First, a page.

39:03 - At this point, since TGS is used, the target for it is our rogue DC, we can still add a protocol such as LDAP, SMB or DCE/RPC, signed or encrypted.
39:18 - So that’s how in this scenario, the machine will initiate an LDAP search.
39:25 - We will pool it, and get back, and return the responses with malicious data, such as lone group memberships, or malicious profile paths, and the other example.
39:46 - So let’s do it for that attack scenario. We need a service that uses Kerberos that ingests data from the DC that does not have a fixed DC configuration.
40:00 - And of course, MitM between that server and this DC, and we need that service to not validate the DC using NETLOGON or other ways.
40:15 - So the attack itself, we’re using MitM. We redirect the traffic to our own DC, and every time the client wants to query the DC, it queries us, and we can inject any data we want.
40:32 - For this to work, we need to for our rogue DC to have registered SPNs like LDAP or some other stuff we might need.
40:43 - Okay, so how can we protect against this attack? We should all use servers and services that use part of NETLOGON to validate the DC or use LDAPS with certificate validation.
41:01 - It is also possible to turn on Kerberos Armoring though we haven’t tested it fully, so we cannot vouch for that.
41:09 - And as a side note, Windows GPO is still safe since the Windows GPO client only enclosed GPO after there is a valid NETLOGON session against the target DC.
41:26 - If there is not one, the GPO client will not call any GPO.
41:31 - Now, we wanted to show you demos of this attack, but unfortunately, the vendors we worked with weren’t able to fully fix the problem yet.
41:43 - And so, stay tuned for updates. And as a side note, this particular problem is pretty common in the Linux client and basically, any non-Windows native clients.
42:01 - So let’s get back to Yaron. - Okay, so we have shown you basically four issues; an NTLM relay, an NTLM injection, and a Kerberos relay, and a Kerberos injection.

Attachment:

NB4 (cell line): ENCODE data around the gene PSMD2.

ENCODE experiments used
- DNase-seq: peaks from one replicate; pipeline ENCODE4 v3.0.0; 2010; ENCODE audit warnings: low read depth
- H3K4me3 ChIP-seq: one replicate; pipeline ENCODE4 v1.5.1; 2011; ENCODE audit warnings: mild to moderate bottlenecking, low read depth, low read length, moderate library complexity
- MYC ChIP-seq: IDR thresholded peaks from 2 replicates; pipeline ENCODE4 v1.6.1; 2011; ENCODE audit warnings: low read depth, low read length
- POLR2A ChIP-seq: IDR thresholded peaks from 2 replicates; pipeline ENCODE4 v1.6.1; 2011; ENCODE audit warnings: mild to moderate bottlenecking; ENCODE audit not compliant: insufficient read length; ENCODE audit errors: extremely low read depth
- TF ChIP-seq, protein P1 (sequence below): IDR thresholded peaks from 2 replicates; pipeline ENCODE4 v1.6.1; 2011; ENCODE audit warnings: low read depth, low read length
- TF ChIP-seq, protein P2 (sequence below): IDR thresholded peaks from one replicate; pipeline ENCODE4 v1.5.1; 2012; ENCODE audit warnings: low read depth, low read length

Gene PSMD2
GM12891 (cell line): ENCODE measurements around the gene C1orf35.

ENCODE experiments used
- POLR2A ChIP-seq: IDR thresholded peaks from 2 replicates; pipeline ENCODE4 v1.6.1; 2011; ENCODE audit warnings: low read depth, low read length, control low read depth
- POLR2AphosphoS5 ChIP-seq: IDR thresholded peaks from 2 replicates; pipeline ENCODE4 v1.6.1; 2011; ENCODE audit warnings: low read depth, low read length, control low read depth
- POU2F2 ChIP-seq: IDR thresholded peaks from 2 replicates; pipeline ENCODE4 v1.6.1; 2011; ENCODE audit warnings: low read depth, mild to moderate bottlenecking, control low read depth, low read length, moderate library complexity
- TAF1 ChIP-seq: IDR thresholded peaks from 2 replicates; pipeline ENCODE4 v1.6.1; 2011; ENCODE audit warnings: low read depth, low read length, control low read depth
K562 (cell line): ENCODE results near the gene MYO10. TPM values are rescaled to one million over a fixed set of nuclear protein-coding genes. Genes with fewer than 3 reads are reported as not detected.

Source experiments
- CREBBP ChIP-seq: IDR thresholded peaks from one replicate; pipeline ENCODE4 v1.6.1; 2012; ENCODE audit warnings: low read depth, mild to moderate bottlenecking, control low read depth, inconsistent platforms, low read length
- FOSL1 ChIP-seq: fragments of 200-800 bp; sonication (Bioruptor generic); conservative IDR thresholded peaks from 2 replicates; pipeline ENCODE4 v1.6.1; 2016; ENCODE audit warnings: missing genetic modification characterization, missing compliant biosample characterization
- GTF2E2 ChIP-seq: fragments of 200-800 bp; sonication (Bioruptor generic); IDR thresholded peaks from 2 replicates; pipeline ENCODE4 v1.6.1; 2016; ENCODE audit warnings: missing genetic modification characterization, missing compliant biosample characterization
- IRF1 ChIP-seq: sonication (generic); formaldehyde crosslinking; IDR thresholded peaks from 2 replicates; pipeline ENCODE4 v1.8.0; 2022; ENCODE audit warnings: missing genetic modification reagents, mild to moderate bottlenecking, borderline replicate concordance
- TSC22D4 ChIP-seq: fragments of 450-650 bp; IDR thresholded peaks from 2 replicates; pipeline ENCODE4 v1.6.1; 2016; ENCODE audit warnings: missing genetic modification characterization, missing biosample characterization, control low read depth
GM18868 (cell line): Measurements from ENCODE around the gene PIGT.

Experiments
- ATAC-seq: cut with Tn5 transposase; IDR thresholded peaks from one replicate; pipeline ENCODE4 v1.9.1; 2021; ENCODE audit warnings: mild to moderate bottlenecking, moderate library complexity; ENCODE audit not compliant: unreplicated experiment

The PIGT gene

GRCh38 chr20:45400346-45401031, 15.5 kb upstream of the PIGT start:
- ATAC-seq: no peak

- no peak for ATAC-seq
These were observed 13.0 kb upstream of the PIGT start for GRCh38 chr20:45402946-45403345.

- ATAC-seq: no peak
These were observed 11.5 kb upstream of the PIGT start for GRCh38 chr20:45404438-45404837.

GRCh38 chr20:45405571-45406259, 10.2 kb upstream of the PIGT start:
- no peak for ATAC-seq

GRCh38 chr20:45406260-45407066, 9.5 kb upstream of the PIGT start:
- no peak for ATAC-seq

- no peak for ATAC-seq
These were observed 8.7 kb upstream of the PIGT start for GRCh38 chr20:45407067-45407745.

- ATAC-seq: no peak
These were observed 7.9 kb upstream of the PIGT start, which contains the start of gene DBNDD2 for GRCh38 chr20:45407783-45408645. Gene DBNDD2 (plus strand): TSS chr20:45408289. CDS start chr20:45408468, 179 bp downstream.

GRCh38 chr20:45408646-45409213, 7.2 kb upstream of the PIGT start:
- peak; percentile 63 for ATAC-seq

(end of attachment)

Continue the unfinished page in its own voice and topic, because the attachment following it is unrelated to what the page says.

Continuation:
42:21 - For the NTLM relay, Microsoft has fixed the issue that we’ve reported.
42:29 - We’ve also noted that there might be other open interfaces, and Microsoft actually asked for any interface we found it to be exploitable to report separately, and we’ve not had the proper time to investigate each interface.
42:47 - For the Azure AD, Microsoft actually says that MitM is basically not a security boundary.
42:56 - I can actually understand their point since Azure AD sits in the data center, and the DC should also sit in the data center, so that connection should probably be more secure.
43:09 - But if this connection is not secure in your network, you should probably have it secured.
43:15 - For the channel bindings issue, the Kerberos over TLS, so Microsoft has chosen not to fix this issue.
43:26 - And for the Kerberos injection, as Sagi mentioned, that issue is probably very widespread, and we’ve notified a few vendors, and you can expect updates soon.
43:41 - So closing remarks, so when we started this research, we weren’t sure if how seriously would our MitM vulnerabilities be taken, and we can see that in some cases, MitM is not considered a security vulnerability or a security boundary, I’m sorry.
44:06 - And technically, what we’ve shown you is that Kerberos is not validating this identity properly if not using NETLOGON, which is not always the case, and GSS-API encryption simply does not guarantee privacy in NTLM that’s by design and in Kerberos if no NETLOGON is performed.
44:31 - And basically, just protecting protocols from MitM is hard.
44:36 - You need to carefully validate that any parties are completely authenticated.
44:45 - And when you’re using external libraries and protocols, that’s not always easy to ascertain.
44:54 - So a couple of tips for defenders. So obviously, you should have in your networks enable server-signing and client-signing.
45:06 - When server-signing and client-signing are not enabled or not enforced, then a lot easier attacks, a lot simpler attacks are able to be achieved.
45:18 - You should regularly patch your software, and you should treat critical servers like Azure AD Connect the same way you would a DC.
45:28 - The connection should probably be secured. Maybe, it should be over secure sockets.
45:36 - For the Kerberos injection, basically, what Sagi showed is that in order to launch the attack, then you need to register the LDAP SPN on a machine that is not a DC.
45:50 - So this is something you can hunt for, to look for successful attacks or attack attempts.
45:58 - And jokes aside, avoid the Microsoft recommendation that you should not be MitM’d.
46:05 - So MitM is a technique that often can be mitigated by properly configuring your network equipment.
46:13 - You need to turn on mitigations for ARP spoofing, for DHCP spoofing, for SLAAC.
46:20 - These are mitigations that are known to work well.
46:24 - So there’s plenty of resources out there on how to protect yourself from MitMs.
46:30 - You need to patch your network equipment, and that’s it.
46:37 - Thanks for listening to our talk. We hope you enjoyed it. .